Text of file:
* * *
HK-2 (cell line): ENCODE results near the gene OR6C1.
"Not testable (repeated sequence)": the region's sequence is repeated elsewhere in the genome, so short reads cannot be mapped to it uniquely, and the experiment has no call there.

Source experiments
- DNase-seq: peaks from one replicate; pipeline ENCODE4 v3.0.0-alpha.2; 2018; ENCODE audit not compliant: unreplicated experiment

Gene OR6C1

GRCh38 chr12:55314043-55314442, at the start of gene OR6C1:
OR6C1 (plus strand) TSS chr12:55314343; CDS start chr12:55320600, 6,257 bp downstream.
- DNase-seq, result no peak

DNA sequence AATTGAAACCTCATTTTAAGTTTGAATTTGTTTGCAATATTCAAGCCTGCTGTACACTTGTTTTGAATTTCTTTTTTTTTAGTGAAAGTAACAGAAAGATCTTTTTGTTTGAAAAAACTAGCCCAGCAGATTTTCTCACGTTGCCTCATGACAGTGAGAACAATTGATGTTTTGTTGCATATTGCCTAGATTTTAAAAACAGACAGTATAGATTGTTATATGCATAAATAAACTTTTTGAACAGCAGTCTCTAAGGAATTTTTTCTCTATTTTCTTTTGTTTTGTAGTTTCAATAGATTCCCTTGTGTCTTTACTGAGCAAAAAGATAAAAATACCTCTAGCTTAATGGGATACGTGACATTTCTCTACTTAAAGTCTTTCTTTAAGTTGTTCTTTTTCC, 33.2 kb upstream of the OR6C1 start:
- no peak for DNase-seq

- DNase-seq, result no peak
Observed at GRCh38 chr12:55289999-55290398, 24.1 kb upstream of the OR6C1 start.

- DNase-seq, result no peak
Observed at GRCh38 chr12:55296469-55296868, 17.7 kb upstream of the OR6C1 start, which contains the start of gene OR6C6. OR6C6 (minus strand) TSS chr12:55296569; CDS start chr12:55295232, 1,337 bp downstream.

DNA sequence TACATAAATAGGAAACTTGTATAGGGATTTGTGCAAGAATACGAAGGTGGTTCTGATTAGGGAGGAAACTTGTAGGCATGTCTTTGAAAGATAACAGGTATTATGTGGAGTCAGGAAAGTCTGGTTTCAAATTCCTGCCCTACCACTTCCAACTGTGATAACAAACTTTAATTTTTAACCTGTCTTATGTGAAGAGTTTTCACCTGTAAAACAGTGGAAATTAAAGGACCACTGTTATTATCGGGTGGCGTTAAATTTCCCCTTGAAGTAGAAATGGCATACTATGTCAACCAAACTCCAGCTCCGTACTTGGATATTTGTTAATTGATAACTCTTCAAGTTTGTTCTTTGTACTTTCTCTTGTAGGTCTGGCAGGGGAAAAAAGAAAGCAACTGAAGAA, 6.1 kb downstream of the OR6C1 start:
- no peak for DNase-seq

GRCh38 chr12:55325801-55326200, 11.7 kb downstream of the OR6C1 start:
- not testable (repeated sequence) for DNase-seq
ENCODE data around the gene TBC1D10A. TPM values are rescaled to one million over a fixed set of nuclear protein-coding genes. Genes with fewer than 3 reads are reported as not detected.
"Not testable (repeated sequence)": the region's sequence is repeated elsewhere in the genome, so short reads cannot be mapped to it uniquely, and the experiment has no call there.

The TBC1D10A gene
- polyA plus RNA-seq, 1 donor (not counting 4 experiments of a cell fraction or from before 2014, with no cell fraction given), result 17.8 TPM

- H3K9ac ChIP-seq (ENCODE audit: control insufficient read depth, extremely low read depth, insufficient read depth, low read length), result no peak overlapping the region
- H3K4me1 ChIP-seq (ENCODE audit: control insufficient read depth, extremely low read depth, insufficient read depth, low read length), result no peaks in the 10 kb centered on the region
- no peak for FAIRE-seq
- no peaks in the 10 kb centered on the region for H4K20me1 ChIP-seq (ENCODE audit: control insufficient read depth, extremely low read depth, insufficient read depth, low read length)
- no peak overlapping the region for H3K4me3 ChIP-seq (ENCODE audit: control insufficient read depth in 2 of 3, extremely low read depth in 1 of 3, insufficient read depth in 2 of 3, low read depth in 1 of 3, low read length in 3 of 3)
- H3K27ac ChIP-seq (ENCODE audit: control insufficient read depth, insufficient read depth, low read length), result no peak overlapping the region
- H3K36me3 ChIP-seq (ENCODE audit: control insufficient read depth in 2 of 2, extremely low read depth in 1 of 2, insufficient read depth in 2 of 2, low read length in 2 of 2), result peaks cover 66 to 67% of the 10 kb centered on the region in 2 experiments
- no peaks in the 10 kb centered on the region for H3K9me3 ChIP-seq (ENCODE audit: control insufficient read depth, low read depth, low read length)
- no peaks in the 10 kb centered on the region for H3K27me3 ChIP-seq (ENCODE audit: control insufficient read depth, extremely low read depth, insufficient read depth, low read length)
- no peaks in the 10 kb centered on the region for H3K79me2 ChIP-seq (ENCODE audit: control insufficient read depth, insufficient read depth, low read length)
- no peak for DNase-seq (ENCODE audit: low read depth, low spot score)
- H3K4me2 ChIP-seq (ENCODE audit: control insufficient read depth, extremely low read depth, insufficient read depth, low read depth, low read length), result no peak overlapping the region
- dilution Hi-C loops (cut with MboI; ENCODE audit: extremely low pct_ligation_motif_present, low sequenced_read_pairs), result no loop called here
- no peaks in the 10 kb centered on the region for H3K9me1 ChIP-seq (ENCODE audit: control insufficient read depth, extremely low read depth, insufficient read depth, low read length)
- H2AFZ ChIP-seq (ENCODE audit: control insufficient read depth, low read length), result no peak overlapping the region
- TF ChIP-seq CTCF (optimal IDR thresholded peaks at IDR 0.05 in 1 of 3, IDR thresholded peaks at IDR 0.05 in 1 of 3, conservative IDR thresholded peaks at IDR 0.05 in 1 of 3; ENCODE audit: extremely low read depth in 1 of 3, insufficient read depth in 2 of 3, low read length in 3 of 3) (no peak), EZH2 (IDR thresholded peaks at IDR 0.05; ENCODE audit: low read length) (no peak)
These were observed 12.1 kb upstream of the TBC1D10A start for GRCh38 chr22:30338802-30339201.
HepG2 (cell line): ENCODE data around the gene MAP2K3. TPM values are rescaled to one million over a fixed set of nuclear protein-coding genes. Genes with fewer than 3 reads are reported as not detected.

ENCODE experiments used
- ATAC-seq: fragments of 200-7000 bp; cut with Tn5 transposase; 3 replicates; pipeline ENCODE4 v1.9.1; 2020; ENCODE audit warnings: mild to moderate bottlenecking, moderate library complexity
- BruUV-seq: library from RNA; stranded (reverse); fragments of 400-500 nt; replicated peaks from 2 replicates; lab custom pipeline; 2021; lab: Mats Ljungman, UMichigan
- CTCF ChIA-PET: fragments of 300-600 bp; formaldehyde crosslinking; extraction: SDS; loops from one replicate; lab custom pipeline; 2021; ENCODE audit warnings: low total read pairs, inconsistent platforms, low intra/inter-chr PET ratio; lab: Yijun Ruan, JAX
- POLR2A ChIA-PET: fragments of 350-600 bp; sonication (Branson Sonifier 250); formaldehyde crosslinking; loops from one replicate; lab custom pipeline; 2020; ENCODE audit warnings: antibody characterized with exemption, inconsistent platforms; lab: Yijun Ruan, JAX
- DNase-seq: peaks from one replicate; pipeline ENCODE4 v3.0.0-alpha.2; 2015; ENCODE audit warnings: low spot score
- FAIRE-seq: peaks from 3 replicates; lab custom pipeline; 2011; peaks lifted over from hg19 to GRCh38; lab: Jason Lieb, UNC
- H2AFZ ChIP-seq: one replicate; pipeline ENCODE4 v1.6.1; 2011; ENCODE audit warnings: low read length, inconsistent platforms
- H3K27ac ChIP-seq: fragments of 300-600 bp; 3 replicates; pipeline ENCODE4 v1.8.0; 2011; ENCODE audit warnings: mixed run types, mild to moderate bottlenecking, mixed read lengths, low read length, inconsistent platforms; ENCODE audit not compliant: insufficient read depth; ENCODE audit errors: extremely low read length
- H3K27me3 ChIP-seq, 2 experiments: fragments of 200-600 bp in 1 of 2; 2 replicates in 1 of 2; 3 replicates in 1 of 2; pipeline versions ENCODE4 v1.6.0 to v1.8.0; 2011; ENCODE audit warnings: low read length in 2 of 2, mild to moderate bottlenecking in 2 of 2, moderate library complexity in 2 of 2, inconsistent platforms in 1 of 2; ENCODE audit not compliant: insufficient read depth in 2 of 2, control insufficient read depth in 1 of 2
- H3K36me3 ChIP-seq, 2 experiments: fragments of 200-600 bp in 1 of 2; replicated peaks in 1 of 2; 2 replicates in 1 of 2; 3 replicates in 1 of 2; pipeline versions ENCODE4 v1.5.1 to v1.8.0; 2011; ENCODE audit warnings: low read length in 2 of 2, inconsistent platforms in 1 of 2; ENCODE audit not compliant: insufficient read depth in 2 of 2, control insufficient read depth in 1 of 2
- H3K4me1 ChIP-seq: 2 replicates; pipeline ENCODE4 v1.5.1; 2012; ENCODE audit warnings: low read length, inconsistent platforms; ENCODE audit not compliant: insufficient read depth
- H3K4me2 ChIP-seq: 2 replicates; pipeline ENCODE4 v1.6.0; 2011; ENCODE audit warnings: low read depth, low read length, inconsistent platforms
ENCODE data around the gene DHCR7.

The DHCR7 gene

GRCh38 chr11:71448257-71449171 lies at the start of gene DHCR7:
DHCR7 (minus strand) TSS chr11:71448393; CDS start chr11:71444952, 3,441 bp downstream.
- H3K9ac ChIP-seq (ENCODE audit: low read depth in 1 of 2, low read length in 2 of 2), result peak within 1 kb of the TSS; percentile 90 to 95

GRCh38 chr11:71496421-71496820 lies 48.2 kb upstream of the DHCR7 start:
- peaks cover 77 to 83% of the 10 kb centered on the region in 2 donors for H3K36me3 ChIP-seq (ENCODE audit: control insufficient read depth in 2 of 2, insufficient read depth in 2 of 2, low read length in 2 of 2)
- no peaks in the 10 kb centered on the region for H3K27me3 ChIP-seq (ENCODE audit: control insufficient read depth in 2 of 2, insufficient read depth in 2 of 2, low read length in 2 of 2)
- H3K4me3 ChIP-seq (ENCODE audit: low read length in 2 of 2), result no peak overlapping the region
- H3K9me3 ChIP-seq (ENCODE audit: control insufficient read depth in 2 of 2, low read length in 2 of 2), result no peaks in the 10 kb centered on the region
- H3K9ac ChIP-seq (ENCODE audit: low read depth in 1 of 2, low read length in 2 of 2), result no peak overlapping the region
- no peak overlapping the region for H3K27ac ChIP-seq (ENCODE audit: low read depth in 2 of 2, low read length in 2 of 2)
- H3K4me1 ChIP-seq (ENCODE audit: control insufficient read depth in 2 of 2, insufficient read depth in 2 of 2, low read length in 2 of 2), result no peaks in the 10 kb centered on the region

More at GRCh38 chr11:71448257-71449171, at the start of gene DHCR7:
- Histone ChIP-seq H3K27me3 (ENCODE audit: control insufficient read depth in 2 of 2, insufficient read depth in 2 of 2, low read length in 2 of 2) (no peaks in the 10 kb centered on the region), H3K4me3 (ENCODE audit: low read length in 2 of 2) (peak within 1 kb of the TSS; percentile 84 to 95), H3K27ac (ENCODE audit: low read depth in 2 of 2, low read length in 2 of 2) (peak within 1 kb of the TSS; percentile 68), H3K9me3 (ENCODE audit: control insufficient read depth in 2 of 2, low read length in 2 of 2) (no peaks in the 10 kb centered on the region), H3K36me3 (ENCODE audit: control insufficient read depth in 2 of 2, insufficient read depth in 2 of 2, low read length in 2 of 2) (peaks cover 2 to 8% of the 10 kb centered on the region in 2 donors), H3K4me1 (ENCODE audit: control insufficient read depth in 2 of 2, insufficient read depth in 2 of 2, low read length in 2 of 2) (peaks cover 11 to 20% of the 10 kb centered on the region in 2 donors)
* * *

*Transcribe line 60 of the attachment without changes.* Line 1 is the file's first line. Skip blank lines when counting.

- peaks cover 77 to 83% of the 10 kb centered on the region in 2 donors for H3K36me3 ChIP-seq (ENCODE audit: control insufficient read depth in 2 of 2, insufficient read depth in 2 of 2, low read length in 2 of 2)